Lee experiences withdrawal symptoms, including hallucinations, and looks for an alternative to morphine. Roy connects him to a heroin supplier. The two initially pay for heroin by pickpocketing drunk subway riders. Later, Lee partners with a dealer named Bill Gains to buy, cut, and resell it, keeping some for himself each time. Lee forms a new social circle of addicts and customers, but as the police begin cracking down on the drug trade, he and his customers become increasingly paranoid. Gains decides his lifestyle has become too risky and checks himself into the Lexington Medical Center to treat his addiction. Lee attempts to quit heroin on his own, but fails and follows Gains to Lexington. He listens to other patients' stories of drug use and undergoes a methadone treatment, which he considers a success.

After four months of recovery, Lee travels to New Orleans. He visits a gay bar and is invited to have sex, only to be robbed instead. That evening, he relapses and soon resumes selling heroin. The police arrest him, and Lee suffers severe withdrawal symptoms in jail, including rapid weight loss. His lawyer arranges for him to visit a sanitorium for an experimental addiction cure. Lee then travels to Texas, where he tries to support himself by growing cotton. When this fails, he moves to Mexico City and relapses again, leaving his wife distraught.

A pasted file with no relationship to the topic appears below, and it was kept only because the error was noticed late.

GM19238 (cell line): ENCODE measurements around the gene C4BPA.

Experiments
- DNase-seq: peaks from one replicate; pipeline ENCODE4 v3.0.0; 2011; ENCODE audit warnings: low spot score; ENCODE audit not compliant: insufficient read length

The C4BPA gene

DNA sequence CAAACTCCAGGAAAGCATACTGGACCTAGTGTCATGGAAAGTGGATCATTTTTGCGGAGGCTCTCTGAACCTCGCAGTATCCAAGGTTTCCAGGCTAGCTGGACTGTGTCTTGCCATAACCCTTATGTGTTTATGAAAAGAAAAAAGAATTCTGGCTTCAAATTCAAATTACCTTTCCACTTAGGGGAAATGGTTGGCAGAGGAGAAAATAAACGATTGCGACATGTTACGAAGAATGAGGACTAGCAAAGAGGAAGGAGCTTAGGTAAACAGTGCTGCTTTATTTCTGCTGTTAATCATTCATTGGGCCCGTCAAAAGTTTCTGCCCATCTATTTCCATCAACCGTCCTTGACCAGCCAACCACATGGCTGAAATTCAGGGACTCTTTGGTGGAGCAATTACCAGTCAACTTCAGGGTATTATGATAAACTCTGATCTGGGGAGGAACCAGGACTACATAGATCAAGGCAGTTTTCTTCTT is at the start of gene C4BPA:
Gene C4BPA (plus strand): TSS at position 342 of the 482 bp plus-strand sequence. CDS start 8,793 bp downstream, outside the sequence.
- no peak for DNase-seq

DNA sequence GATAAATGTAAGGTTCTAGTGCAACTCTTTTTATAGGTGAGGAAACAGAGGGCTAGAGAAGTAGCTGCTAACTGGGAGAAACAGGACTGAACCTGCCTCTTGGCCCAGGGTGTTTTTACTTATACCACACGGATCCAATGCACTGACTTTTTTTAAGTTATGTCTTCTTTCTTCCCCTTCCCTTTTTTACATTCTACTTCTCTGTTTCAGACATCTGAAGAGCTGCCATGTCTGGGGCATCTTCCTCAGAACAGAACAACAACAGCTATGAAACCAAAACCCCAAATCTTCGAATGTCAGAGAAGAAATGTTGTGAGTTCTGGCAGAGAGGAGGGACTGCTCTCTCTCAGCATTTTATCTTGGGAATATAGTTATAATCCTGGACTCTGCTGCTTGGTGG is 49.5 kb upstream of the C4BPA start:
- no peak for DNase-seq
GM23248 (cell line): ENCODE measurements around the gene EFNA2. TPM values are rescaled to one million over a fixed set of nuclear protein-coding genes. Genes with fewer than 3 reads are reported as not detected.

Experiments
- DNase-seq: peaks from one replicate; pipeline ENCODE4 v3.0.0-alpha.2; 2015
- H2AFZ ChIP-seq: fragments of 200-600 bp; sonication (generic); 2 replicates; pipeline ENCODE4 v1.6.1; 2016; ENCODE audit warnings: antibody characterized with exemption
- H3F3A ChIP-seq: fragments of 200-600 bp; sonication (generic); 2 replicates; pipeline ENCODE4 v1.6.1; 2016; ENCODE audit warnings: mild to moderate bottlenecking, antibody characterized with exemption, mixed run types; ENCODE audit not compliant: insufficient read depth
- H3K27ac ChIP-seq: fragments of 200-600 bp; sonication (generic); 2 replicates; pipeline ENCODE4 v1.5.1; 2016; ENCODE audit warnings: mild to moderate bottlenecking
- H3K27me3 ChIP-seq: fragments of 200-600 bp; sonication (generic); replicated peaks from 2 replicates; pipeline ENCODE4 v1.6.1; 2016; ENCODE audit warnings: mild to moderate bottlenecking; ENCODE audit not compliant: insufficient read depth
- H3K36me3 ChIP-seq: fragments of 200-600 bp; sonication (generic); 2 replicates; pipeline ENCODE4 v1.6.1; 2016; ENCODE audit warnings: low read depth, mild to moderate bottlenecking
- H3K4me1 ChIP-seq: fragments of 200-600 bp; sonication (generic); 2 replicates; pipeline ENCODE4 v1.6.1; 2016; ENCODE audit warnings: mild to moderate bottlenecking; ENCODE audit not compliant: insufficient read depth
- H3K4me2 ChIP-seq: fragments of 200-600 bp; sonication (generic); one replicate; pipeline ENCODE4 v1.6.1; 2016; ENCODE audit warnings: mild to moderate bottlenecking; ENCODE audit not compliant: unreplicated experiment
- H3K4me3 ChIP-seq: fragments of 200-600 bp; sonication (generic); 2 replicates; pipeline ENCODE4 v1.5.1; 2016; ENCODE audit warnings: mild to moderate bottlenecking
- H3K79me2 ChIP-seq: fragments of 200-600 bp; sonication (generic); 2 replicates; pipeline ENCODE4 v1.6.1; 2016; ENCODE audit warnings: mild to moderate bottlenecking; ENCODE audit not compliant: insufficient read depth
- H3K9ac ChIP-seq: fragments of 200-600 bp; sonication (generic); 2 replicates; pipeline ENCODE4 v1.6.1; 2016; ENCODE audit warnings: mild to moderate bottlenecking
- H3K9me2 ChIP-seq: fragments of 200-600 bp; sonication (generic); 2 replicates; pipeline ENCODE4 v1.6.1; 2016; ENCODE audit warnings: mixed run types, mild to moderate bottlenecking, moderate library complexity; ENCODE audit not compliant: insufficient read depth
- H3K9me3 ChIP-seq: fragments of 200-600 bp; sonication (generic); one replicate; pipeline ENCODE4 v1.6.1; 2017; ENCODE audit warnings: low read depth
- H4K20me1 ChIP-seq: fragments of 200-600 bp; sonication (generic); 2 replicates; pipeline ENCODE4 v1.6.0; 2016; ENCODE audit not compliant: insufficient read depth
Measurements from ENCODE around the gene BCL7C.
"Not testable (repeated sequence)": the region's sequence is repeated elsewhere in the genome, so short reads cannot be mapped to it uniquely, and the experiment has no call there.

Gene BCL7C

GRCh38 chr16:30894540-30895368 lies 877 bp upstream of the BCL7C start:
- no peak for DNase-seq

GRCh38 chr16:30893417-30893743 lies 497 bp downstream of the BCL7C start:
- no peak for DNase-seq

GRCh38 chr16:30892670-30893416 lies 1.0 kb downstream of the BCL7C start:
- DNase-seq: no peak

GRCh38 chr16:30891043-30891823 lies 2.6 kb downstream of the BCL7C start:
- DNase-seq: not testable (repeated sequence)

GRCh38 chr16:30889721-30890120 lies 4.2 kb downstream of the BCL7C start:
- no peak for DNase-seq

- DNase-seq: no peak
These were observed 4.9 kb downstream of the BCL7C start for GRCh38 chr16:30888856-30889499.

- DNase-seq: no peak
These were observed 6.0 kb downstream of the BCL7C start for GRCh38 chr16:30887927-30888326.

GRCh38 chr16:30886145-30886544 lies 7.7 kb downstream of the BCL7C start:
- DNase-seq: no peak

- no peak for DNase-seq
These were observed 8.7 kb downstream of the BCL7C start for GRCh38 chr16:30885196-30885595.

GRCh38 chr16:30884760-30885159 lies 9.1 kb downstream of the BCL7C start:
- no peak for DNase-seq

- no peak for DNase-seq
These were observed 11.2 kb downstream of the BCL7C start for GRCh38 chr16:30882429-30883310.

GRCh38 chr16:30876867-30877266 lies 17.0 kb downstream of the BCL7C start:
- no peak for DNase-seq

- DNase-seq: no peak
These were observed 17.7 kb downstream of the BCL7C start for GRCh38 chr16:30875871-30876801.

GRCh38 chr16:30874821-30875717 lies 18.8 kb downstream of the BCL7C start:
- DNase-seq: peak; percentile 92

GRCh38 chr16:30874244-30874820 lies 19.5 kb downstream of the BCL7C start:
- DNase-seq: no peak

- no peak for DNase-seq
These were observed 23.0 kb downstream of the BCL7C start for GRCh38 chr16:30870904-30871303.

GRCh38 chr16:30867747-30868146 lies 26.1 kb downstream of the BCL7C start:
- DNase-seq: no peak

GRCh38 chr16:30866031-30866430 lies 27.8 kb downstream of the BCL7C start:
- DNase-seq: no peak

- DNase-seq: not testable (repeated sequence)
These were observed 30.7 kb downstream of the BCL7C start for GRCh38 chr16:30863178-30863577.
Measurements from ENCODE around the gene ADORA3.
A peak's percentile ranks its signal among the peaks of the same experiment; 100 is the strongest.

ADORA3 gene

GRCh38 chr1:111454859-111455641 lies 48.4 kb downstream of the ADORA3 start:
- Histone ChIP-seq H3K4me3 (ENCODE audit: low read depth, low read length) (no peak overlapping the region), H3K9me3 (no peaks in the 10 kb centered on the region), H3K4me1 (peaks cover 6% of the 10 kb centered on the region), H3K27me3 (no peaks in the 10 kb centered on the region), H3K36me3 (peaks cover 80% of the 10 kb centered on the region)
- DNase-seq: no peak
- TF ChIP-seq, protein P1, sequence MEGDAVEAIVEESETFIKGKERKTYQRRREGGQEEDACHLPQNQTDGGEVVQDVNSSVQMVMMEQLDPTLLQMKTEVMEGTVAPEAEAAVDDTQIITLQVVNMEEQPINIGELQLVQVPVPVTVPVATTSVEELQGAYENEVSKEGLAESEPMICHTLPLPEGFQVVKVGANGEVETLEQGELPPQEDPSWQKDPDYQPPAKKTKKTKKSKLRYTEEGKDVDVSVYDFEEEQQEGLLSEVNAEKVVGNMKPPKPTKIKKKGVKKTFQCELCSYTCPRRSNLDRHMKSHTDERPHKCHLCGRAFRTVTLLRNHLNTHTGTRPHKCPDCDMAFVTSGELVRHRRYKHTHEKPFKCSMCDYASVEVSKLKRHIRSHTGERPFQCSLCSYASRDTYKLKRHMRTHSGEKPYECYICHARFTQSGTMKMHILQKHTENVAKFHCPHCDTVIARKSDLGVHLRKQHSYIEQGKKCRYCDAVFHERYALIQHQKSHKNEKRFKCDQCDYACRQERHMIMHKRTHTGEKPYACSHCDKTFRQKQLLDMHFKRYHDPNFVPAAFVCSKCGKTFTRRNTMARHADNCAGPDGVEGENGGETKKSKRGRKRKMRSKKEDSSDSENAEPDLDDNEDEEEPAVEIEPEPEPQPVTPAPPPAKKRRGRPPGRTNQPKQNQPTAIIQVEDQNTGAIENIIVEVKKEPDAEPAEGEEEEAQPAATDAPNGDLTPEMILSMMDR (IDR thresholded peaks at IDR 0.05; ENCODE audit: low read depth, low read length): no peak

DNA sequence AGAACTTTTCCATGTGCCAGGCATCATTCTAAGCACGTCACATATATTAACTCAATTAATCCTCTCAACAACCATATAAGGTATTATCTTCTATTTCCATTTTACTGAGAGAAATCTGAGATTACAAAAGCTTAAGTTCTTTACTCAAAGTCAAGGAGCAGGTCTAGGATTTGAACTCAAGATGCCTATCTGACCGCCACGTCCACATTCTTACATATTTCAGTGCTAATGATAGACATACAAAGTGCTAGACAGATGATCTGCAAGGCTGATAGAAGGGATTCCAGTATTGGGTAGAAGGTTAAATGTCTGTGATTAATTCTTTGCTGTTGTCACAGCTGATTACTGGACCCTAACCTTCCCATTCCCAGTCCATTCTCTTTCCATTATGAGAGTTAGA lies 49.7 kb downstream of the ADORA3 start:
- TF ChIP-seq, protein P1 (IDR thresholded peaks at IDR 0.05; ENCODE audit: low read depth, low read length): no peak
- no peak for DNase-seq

Lee spends the next year in Mexico, repeatedly trying and failing to quit opioids. He begins drinking heavily to manage his addiction, which worsens his paranoia and gives him uremia. His doctor warns that he's drinking himself to death, and his wife leaves town with their kids. As anti-narcotics enforcement intensifies in the US, Bill Gains flees to Mexico to join Lee. He reveals that Roy was arrested and died in prison. Lee helps Gains acquire a supply of heroin, but it is so heavily adulterated that Gains nearly dies.

Lee mentions that he and his wife have separated. He reads about yage, a drug that may enable telepathy, and leaves Mexico City to seek it out, hoping it will fill the void that "junk" did not.

Style and themes[edit]